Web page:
So back in New Orleans last December with both dogs... Chili still hates walking on a leash so this was a battle walking her throughout the city and her sounding like a duck being killed. The dog can certainly walk beside me without a leash but people can get uneasy when a dog is unleashed. Everywhere we walked it was, "Omg, your puppy is sooooooo cute! What is it?"
"Thanks! It's a Corgi- her name is Sophie." Meanwhile Chili was gasping for air, pulling against the leash.
"Omg, what a cute puppy! Is that a Corgi?"
"Why yes it is, her name is Sophie. Thank you!" as Chili was squirting her bowels along Royal Street.
We had had enough of the attention for one day so we left the dogs in our dog-friendly hotel and went out for lunch. Chili's 2 most anxiety-inducing events are thunder and football games. Thunder is obvious but during football games, people get passionate and expressive with words, often loud words. Boyd's favorite to yell when his team is in distress is "Goddammit!" and instantly Chili would fold her ears back and creep out of the room, not to be seen for hours. Usually we couldn't find her later on so we'd have to ring the doorbell and she'd emerge from underneath a bed, barking. Knowing this one word would quiet her down, we've used it on occasion even when football wasn't on. Leaving for lunch in New Orleans was sort of like leaving your kid with a babysitter for the first time- it took forever to get the "kids" settled. Sophie was cool, just chilling on the hotel bathroom floor, but Chili stalked our every move and followed us to the door with her sad eyes that have begun to cloud. I shut the door and as we walked toward the elevator Chili began with her obnoxiously shrill bark/whine/scream. Oh no, this is not happening. I am going out and you are going to behave! "Wait here," I advised Boyd & Breana at the elevator. I walked back to the closed hotel room door and shouted, "Goddammit!" until I was certain Chili was no longer whining. Later I would learn the man next door to us was on a conference call.
At lunch, a woman from the hotel called, "Ms. Tracey? You have a dog in your room? We've had some complaints about the noise..."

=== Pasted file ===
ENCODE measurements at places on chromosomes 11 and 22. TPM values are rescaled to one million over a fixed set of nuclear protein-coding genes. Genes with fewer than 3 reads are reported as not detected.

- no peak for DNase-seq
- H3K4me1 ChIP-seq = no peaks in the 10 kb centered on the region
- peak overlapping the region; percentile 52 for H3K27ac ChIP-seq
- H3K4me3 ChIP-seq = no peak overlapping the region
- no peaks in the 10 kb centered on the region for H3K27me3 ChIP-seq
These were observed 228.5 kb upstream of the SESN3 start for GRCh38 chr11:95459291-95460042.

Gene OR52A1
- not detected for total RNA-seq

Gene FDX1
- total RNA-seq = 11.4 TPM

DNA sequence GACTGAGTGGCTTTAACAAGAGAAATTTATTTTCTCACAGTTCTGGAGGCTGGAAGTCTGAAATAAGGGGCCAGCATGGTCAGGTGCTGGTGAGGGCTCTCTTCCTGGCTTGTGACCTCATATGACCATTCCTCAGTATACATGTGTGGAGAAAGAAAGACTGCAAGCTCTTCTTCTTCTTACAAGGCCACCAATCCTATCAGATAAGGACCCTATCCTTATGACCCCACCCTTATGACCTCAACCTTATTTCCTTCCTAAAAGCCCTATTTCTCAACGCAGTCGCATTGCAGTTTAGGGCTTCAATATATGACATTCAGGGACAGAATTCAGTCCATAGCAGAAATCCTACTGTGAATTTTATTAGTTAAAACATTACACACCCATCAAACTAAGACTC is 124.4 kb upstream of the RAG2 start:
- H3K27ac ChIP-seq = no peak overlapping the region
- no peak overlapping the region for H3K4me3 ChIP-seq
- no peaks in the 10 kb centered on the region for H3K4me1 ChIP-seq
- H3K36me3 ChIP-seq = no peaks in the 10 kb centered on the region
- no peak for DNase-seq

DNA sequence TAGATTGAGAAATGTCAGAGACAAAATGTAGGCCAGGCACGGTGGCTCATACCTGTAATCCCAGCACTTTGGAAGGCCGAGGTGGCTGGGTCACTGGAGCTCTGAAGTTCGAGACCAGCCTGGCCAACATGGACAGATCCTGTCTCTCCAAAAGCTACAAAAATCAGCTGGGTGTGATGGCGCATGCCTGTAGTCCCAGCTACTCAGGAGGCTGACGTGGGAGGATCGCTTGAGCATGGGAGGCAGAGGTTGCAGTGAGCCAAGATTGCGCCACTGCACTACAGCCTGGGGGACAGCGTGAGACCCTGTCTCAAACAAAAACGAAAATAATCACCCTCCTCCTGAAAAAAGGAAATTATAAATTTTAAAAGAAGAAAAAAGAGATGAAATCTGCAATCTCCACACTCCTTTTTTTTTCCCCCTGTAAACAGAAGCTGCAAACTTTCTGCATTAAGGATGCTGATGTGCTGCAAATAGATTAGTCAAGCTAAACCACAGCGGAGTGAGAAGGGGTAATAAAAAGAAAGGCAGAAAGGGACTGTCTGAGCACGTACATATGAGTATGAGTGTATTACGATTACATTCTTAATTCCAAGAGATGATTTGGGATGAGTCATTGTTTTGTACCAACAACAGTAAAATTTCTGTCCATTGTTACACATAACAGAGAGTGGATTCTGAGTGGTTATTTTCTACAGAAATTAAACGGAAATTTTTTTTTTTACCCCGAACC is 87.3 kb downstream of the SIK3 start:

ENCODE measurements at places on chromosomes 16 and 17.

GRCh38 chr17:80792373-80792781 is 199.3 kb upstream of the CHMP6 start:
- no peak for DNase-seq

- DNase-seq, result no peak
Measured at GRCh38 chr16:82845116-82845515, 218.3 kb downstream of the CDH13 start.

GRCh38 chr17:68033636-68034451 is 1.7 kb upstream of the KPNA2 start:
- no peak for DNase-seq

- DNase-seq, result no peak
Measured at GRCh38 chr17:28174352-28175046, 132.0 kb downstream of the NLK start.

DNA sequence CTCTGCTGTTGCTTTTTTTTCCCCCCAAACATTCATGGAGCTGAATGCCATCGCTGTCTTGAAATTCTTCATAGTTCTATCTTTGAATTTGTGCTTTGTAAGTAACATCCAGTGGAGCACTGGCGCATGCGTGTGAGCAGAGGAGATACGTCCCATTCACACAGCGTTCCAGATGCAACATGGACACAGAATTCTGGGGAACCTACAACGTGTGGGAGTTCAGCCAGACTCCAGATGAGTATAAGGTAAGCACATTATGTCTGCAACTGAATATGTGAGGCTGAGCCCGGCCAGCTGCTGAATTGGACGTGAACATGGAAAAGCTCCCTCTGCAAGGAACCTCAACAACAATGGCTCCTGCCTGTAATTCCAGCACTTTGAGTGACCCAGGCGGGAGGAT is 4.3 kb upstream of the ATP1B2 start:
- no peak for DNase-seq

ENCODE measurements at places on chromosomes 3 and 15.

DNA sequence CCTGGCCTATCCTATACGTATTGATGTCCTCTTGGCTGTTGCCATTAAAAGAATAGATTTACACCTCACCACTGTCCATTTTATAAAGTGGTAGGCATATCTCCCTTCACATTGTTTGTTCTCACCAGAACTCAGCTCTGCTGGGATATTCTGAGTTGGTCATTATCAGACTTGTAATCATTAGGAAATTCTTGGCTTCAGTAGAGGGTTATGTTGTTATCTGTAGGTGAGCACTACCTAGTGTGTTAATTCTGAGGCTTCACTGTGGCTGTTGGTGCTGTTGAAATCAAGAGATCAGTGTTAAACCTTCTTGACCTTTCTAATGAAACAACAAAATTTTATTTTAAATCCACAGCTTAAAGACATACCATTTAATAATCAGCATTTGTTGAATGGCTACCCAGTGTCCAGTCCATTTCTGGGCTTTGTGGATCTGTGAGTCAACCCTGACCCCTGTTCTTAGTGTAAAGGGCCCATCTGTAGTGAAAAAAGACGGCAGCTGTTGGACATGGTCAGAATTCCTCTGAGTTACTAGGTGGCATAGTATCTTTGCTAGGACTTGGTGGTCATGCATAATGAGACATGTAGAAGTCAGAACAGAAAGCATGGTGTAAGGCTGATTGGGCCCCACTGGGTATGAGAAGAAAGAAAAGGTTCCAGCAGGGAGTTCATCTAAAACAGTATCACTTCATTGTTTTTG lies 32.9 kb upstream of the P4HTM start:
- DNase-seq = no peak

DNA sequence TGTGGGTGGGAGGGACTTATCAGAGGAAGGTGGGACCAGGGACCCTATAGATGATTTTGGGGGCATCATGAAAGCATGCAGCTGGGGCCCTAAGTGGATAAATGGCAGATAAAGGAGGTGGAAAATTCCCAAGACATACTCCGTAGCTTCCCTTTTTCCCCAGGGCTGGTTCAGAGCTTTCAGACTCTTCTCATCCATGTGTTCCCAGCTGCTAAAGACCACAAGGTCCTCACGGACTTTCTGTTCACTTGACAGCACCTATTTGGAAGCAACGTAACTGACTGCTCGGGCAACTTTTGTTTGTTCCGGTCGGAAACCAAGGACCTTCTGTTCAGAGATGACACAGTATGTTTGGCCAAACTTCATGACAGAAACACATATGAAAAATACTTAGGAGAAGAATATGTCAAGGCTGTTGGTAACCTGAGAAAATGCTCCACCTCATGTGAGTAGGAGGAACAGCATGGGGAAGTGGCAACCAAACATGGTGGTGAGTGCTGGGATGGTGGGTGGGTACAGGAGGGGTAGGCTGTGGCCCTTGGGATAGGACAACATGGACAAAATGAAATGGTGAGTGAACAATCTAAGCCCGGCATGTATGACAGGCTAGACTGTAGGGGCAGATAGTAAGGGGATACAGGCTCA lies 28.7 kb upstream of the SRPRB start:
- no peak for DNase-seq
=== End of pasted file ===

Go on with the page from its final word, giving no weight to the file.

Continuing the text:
Oh Jesus, why did we bring our dogs to New Orleans?! Feeling like I had no other choice, I called our Vet but since it was Saturday, they were closed. So I called the emergency Vet, "Hi, I was wondering if you could tell me what to give to a 5 pound Yorkie to put her in a temporary coma?" They wouldn't tell me so I took my question to Google... Benedryl! But of course! And a super small dose since I do love Chili and eventually I'd like to see her awake again, just not now.
Before dinner that night in New Orleans, I gave Chili a small swig of people Benedryl. But dammit if the dog wasn't wide-eyed and alert, watching my every step like a hawk. So I gave her extra, like a 12-yrs-old-and-older extra. I swear she was even more alert than before. Just when I thought she was dozing off into a Sleeping Beauty-like coma with her sticky Benedryl chin, she'd jolt herself awake at my tip toe toward the door, giving me this judgmental cloudy side-eye. "Goddammit!" I yelled as I finally left the hotel room for dinner. And I turned my phone off.
Chili is still alive. Her paws still smell like Fritos and she brings hitchhikers (you know, those prickly little things that stick to you in the woods) home in her matted hair. Because she was born in a Motel 6, her long tail was never cut short like a Yorkie's should be. She loves her afternoon excursions outdoors where I let her venture into the woods unsupervised, she hates most foods and goes up to bed early with Breana while Sophie sits up late with me. But I will never take her on another trip again (I say that now). Aside from some funny dog stories, I brought home some other fun stuff from NOLA last year. One is this Alice in Wonderland print by a New Orleans artist, Ally Burguieres. She has a couple of galleries in the French Quarter and her work is so colorful and lively. The "Little Oysters, Little Oysters!" scene has always been a favorite of mine and Breana's- from the Disney animated Alice in Wonderland movie. I knew I wanted this for Breana's bedroom and since buying it, it has become the color inspiration for her room as a whole. This will be the only obvious, in-your-face Alice in Wonderland piece in her new room and will hang it above her reupholstered red and white polka dot chair (think mushroom).
Thanks for stopping by!